And I've always found that my career happened as a result of a tremendous synergy of all the talented people I've worked with, all helping each other, all connecting, and reconnecting in different combinations. So…identify talented people around you and then instead of going into competition with them, or trying to wipe them out, make alliances, make creative friendships that allow you and your friends to grow together, because someday your friend is going to be sitting across a desk from you running a movie studio.

- Harold Ramis interview in American Storytellers
watch the whole advice section of that film

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The Fine Distinction Between Being an Actor and Being a Star

I started out as an actor, where you seek to understand yourself using the words of great writers and collaborating with other creative people. Then I slid into show business, where you seek only an audience's approval, whether you deserve it or not. I think I want to go back to being an actor now

(from Alec Baldwin: Good-bye, Public Life).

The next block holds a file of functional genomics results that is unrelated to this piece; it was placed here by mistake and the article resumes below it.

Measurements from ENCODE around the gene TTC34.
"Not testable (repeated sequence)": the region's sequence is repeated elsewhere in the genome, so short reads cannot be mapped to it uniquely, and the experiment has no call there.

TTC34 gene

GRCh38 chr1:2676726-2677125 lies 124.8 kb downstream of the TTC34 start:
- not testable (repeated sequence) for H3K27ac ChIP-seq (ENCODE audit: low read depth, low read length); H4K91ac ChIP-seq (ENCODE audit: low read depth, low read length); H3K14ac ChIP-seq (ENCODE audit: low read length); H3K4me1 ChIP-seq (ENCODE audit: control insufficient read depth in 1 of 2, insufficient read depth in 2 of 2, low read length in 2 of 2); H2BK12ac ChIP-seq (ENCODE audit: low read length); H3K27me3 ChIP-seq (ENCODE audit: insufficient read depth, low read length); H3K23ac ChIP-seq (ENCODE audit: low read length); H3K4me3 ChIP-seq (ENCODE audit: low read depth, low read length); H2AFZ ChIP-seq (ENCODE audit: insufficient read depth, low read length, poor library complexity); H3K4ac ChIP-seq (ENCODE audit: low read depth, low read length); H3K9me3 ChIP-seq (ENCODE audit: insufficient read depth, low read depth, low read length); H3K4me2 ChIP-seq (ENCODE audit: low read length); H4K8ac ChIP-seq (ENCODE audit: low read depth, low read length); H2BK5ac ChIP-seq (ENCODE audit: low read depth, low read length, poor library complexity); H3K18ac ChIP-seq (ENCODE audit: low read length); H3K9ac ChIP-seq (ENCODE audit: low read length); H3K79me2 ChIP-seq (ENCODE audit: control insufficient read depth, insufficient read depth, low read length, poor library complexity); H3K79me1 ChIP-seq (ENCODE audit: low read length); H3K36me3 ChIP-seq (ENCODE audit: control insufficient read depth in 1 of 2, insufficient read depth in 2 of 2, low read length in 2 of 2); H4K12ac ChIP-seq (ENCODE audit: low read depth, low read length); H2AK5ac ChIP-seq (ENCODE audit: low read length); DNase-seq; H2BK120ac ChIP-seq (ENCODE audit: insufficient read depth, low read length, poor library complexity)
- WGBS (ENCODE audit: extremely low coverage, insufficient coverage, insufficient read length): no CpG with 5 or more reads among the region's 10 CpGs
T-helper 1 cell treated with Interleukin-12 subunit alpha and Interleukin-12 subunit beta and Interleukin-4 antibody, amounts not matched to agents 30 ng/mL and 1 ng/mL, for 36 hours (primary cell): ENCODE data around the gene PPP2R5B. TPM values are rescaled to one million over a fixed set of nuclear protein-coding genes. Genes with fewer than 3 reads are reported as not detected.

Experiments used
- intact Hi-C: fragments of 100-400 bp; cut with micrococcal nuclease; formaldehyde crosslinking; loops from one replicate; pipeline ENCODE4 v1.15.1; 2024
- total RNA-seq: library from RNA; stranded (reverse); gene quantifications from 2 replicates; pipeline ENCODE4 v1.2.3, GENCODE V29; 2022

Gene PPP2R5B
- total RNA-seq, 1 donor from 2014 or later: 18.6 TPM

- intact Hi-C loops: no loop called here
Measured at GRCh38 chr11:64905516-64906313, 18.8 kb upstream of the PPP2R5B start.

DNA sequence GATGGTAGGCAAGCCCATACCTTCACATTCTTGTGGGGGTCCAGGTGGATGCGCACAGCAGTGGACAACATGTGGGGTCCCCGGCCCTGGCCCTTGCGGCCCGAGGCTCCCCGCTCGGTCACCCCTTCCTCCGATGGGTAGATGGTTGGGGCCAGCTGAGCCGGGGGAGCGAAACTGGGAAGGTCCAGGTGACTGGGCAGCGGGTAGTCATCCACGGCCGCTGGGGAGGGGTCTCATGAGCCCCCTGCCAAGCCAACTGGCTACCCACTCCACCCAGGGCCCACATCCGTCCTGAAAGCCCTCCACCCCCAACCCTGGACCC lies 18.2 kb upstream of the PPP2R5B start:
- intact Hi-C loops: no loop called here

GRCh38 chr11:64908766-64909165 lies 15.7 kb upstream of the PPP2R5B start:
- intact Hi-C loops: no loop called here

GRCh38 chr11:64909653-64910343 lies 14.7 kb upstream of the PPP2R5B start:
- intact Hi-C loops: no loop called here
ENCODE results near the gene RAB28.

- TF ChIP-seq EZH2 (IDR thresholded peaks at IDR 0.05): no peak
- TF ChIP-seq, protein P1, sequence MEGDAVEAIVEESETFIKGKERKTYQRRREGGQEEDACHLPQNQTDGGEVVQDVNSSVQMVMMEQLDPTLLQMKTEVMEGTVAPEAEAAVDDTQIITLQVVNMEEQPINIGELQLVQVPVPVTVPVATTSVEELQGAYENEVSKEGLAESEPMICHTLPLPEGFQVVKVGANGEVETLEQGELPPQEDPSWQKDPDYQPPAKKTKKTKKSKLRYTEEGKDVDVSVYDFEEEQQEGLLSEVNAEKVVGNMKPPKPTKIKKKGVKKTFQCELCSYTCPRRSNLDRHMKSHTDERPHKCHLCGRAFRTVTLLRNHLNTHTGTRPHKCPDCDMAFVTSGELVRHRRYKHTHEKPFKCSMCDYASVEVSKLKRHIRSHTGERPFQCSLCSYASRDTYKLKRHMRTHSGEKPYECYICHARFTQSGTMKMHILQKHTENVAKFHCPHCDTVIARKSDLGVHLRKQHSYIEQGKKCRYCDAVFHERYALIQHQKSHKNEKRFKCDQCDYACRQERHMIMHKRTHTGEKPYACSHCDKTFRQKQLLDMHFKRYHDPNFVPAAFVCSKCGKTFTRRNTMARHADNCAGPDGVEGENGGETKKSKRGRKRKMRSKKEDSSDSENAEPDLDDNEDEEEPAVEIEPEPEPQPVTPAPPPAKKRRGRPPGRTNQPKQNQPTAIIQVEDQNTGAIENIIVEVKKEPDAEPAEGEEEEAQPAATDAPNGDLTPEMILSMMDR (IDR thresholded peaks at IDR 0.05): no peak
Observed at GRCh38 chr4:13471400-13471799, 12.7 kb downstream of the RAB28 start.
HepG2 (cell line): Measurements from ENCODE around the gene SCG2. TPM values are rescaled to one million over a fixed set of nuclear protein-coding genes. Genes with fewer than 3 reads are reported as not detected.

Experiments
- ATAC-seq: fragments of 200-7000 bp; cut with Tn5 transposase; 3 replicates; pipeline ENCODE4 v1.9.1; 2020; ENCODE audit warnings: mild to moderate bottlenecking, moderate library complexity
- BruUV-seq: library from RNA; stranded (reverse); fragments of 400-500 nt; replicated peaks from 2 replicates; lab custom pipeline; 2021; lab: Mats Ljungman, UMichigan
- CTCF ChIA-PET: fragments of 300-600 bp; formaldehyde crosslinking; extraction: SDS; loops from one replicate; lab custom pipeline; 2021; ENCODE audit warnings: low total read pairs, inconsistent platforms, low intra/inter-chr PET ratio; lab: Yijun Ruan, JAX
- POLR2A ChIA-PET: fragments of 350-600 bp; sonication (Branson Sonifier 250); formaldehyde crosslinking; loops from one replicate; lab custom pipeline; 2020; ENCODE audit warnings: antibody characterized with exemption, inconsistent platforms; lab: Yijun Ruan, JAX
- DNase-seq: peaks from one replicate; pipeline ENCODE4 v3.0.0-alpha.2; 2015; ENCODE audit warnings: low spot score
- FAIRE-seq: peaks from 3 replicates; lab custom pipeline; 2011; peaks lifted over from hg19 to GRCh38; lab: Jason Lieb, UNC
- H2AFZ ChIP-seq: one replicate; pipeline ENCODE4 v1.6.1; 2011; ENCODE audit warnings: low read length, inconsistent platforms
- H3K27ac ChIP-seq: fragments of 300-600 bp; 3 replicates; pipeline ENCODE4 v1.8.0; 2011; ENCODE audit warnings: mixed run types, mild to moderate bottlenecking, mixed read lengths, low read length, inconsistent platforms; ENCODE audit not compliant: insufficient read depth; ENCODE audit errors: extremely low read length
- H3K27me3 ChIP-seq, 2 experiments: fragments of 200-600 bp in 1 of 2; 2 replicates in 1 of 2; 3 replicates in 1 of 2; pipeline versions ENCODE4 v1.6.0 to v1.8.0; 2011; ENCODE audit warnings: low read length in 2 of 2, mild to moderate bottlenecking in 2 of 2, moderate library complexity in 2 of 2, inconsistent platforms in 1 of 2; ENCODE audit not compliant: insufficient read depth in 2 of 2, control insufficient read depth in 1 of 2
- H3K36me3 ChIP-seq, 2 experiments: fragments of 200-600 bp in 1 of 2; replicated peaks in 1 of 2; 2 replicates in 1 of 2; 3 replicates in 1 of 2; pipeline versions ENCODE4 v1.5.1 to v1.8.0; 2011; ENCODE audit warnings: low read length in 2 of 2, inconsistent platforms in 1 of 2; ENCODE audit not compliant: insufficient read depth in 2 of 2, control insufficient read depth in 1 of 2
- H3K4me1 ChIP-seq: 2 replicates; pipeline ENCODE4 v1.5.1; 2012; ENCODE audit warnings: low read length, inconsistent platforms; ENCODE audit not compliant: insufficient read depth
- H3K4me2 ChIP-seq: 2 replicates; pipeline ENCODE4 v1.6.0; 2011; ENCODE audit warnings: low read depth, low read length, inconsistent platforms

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Thursday, February 20, 2014

Die Trying

Don't take life too seriously, no one survives it. And I'm serious. We all have a limited time here.

In our work, our characters may "die well" or "die badly" and in our imagination we probably prefer the heroic death, or the tragic it's-so-sad-they-never-got-to-do-thus-and-such (but really won't it be nice to live all those dreams before dying) death, or tell-so-and-so-I-loved-them (but really why didn't I tell them, after all what left is there to lose at the end) death. Whatever it is. In reality: how we live, the choices we make and the things we do are more important than the last instant.

Keep striving. The point is to keep acting. Not just in the continue to audition, book, work and repeat sense. Keep doing things. Ideally the right things in the right way, but maybe even better if we make an allowance that we'll make mistakes, that you're not perfect but that you keep attempting, keep pursuing, kept at "it" whatever it is. Keep breathing, keep putting yourself out there, into the world, keep following up and following through.

We don't have any more control over our own death than we did over our own birth. But everything in between is ours. And what we do from now until we are taken out of this world has our discretion in it, our choices, and it can have our dreams, our potential realized. When we get to the pearly gates, won't it be better to have continued with our best efforts until that very moment, to have died trying? Do yourself the favor: die trying. What else were you planning to do?